The second-to-last election result of this year comes from Alabama, where Republican Bradley Byrne easily took the coastal seat long held by the retired Jo Bonner. The press followed this race during the primary, when a spectacularly unprepared social conservative waved the Gadsden flag and led in some polls. Byrne won that primary by 6 points; he won the general election by a 2–1 margin against a Democrat who spent $6,000. Then he promised that "change" would come to Washington, because that's what every winning candidate says.
The last election, though—that's the one that should have ended six weeks ago. The race for attorney general of Virginia closed late, as Republicans realized that Ken Cuccinelli was blowing the governor's race and Democrats realized that they just needed to say the C-word in order to drag down Republican candidate Mark Obenshain. On election night, the GOP held on to a small lead—then a smaller lead, then a smaller lead, then no lead at all as Democrat Mark Herring ran ahead by 165 votes. Obenshain asked for a recount, which was fair enough in a race that close despite 2 million total votes cast.
The recount is not going his way. With 1,441 of 2,558 precincts recounted, Herring has more than trebled his lead, to 686 votes. Republicans might have taken solace in how the first counted precincts all came from Herring's Northern Virginia base. But the overall trend benefits Herring. A typical Republican stronghold, Virginia Beach found an equal amount of new Herring and Obenshain votes. York County, smaller but stronger for Obenshain, gave a net of 15 votes to Herring. Meanwhile, in Fairfax County alone, Herring scored 366 new votes. When you look at what's out, you see promising caches of Obenshain votes in places like Rockingham, but plenty of urban Herring votes still waiting to be counted.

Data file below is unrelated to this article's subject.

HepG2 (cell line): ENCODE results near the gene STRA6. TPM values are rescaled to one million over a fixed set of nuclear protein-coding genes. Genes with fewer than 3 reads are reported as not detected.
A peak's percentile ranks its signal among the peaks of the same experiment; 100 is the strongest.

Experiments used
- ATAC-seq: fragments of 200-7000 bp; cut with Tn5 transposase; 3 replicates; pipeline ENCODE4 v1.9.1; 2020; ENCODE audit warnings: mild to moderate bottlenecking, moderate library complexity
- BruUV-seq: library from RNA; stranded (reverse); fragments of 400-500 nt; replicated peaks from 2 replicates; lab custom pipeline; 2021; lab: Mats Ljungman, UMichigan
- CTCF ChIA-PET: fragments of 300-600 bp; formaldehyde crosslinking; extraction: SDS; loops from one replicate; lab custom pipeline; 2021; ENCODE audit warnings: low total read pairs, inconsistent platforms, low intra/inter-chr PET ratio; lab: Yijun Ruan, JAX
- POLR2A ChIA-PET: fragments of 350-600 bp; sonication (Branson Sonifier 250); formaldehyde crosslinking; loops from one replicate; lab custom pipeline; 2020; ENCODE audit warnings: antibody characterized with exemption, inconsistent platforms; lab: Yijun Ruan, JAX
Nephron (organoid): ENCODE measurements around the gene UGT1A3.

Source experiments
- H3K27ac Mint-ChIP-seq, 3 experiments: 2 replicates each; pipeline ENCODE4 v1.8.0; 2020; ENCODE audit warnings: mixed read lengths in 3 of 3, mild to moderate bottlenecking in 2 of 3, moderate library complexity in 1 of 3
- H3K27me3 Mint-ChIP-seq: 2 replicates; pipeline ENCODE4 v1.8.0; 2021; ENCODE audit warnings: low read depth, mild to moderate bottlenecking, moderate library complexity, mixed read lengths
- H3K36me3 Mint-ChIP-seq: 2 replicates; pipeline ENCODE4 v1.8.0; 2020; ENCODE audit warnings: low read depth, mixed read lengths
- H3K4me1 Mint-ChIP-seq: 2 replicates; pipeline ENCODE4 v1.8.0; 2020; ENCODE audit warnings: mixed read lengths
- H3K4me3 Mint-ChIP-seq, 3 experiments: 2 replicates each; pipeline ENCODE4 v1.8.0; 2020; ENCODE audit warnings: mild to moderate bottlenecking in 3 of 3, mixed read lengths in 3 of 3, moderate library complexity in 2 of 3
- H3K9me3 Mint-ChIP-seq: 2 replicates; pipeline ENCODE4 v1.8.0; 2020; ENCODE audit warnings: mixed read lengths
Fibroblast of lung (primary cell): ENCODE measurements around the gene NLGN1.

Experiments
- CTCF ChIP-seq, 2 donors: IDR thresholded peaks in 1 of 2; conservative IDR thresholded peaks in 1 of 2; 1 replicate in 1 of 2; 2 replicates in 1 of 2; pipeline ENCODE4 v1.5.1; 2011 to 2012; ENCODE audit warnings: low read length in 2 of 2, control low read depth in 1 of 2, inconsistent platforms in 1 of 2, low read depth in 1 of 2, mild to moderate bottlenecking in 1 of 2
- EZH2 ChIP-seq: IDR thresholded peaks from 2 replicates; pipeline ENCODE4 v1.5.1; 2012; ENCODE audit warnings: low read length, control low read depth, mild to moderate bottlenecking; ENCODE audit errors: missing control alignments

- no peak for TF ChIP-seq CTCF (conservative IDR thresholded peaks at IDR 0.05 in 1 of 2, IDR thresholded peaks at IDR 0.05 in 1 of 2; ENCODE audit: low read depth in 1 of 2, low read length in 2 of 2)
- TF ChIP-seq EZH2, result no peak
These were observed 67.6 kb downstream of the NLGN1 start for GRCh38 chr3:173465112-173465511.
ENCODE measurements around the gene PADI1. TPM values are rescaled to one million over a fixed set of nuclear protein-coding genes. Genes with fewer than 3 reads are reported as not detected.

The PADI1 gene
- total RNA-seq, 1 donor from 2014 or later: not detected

How does this end? If Herring wins by, say, 324 votes, he'll have a larger lead than Bob McDonnell in his 2005 race for AG against poor Creigh Deeds. Obenshain's got the right to challenge the election in the state assembly. Republicans run the state assembly. But he'd be in the position of asking the state to overturn the election results in a race not quite as close as the one the party rightfully won eight years earlier.
Obenshain's legal team, asked about a possible challenge, has ruled nothing out. It needs to keep up speculation that something went fishy in Fairfax County. Right now, though, it looks like Democrats will end the year with their first sweep of all Virginia statewide offices since 1989.
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